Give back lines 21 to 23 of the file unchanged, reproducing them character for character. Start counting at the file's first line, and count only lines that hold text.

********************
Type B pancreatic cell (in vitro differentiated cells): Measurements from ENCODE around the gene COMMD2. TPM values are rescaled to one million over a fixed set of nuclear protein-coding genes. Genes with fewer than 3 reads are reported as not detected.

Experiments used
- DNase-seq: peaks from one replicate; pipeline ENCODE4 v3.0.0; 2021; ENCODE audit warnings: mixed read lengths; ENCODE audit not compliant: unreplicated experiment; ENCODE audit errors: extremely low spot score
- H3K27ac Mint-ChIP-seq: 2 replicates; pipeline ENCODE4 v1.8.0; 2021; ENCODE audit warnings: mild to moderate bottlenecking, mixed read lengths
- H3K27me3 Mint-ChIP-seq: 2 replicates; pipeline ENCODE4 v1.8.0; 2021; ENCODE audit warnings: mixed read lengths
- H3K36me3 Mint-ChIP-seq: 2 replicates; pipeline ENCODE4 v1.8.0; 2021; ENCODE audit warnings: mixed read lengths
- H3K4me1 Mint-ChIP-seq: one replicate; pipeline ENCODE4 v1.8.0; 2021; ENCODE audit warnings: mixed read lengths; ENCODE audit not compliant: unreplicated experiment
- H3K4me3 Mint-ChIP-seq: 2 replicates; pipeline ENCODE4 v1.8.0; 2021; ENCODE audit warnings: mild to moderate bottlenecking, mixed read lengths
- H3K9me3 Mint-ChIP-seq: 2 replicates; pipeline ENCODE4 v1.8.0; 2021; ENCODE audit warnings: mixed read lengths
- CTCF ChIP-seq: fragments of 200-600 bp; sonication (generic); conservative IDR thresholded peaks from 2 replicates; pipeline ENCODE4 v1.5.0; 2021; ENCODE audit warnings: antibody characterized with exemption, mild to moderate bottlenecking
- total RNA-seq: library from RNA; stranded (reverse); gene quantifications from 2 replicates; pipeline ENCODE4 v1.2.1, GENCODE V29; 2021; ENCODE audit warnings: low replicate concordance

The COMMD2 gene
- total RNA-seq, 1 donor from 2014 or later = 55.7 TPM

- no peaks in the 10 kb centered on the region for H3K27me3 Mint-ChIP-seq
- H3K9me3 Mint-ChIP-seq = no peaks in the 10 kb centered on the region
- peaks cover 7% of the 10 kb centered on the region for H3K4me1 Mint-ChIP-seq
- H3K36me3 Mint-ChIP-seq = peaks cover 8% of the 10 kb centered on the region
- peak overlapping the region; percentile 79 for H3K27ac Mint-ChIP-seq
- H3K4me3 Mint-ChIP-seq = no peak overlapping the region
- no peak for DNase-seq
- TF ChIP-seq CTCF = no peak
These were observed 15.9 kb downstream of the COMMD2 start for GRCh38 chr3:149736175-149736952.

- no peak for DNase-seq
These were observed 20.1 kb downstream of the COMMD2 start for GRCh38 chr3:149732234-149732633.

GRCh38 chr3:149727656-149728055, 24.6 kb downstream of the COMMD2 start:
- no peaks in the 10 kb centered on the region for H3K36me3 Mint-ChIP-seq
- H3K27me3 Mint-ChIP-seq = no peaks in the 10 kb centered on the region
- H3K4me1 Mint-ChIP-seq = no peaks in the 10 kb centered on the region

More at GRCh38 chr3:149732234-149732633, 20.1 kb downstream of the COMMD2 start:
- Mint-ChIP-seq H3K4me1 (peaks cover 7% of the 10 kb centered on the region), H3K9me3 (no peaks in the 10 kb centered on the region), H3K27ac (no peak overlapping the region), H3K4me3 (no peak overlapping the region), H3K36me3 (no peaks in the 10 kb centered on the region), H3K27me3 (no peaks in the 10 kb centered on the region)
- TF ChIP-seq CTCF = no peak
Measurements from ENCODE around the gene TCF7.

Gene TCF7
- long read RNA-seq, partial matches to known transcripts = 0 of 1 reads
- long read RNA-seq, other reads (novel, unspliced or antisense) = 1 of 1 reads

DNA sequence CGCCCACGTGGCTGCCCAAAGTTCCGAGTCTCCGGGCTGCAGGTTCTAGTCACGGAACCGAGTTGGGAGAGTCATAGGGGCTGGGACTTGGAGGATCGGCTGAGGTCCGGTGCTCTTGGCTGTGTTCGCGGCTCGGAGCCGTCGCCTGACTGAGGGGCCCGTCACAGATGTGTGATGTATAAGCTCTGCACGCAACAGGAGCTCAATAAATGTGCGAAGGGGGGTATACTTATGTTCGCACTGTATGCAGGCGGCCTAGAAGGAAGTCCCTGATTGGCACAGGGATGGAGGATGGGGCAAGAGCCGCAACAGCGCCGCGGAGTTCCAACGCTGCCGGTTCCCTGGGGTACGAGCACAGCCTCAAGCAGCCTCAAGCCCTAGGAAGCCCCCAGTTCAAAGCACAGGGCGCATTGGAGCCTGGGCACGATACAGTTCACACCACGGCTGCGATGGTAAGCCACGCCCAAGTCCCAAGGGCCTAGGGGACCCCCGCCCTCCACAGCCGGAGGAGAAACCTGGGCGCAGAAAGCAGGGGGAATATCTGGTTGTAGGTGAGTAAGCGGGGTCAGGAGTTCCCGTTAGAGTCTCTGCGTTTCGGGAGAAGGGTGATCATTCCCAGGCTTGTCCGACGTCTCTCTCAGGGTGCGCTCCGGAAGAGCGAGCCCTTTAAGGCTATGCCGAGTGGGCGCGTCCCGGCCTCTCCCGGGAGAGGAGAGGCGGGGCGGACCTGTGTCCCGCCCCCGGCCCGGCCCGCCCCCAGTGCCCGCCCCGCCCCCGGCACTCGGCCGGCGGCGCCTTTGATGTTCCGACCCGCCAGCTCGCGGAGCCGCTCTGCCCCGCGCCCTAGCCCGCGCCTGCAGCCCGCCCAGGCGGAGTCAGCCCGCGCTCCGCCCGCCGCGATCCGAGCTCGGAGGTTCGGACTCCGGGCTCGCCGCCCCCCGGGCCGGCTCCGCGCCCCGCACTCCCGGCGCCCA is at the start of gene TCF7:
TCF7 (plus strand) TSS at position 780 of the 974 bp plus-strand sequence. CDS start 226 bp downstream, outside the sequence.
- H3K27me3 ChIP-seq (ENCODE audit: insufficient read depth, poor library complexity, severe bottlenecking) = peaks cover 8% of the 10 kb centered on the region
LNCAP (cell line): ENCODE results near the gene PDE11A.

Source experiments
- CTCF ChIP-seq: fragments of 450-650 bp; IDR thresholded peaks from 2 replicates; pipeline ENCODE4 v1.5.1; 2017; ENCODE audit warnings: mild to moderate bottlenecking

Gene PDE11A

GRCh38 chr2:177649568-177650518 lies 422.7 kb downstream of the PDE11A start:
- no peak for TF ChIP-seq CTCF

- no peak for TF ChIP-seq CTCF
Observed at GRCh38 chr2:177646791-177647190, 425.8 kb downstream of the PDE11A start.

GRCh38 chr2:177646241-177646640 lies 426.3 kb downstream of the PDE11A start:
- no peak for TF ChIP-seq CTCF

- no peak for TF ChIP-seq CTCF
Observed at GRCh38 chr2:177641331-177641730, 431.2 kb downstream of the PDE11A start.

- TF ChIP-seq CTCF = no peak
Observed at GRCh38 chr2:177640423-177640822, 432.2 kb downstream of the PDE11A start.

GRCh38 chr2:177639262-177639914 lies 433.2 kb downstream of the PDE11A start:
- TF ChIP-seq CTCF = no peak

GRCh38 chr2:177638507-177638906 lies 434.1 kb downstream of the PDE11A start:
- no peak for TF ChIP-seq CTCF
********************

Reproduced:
- TF ChIP-seq CTCF = no peak
These were observed 15.9 kb downstream of the COMMD2 start for GRCh38 chr3:149736175-149736952.

- no peak for DNase-seq